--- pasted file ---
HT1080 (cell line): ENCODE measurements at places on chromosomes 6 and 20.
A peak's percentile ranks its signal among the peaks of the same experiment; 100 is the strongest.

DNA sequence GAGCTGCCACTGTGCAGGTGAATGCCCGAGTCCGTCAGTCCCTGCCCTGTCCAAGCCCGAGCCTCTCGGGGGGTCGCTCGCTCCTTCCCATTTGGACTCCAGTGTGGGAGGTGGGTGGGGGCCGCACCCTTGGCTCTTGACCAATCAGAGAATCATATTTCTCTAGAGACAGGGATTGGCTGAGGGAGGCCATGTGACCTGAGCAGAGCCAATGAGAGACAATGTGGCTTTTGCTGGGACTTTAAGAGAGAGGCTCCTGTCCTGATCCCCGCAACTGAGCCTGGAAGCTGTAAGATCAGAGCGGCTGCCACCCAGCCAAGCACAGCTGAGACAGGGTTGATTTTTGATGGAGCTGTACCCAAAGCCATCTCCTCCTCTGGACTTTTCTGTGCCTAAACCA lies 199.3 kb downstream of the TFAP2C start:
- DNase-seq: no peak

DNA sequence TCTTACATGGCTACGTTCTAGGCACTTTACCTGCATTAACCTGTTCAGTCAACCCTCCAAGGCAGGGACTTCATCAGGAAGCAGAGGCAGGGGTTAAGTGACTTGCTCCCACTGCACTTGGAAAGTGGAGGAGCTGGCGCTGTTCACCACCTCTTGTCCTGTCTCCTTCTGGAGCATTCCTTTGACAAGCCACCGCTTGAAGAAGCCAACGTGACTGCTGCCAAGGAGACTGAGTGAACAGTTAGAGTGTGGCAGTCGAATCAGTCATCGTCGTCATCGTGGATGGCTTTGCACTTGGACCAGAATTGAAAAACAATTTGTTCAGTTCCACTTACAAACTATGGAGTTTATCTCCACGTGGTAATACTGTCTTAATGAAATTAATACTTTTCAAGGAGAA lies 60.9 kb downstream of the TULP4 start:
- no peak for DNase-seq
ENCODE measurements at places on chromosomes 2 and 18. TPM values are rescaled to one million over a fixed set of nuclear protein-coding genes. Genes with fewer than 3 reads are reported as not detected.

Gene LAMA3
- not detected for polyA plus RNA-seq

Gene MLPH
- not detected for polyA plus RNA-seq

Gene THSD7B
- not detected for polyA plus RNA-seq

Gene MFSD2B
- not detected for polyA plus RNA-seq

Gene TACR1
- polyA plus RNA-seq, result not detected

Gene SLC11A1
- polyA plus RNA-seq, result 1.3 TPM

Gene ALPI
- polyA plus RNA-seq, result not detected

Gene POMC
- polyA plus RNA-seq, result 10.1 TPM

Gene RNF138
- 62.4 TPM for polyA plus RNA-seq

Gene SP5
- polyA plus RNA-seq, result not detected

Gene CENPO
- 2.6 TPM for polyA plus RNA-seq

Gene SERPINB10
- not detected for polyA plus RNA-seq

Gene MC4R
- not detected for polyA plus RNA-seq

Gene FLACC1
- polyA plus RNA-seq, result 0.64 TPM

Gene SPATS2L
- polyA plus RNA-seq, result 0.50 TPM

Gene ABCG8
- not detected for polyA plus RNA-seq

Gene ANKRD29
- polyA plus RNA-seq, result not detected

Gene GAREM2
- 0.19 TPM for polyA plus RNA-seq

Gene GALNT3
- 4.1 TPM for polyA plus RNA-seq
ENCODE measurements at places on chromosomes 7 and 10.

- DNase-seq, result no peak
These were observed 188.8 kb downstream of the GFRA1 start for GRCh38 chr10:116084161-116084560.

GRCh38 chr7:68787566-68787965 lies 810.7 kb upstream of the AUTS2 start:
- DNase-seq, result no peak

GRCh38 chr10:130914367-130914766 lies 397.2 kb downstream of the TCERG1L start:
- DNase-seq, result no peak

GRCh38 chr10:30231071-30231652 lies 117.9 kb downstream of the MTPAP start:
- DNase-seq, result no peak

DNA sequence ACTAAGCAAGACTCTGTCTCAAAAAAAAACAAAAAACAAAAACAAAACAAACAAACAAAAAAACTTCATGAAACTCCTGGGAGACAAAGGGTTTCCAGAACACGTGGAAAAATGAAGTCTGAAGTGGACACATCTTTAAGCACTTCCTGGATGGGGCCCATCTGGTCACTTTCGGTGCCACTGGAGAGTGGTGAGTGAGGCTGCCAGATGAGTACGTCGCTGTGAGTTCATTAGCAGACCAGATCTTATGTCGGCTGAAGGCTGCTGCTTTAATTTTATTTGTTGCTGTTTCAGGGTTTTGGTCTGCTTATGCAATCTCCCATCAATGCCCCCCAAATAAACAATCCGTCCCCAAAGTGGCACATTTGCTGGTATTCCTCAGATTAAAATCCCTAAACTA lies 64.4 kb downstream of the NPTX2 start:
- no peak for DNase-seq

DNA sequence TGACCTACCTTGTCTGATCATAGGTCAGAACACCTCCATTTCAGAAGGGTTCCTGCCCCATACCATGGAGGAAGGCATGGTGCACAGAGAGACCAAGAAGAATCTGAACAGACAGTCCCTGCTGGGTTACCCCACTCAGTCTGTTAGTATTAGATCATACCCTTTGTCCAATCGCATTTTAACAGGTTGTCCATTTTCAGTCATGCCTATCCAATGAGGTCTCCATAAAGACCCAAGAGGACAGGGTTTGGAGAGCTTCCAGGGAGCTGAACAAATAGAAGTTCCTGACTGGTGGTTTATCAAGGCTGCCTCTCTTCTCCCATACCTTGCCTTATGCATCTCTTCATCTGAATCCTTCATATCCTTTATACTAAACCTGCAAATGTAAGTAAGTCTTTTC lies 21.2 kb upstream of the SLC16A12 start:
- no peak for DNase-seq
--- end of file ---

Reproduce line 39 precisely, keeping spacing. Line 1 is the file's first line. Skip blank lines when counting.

- not detected for polyA plus RNA-seq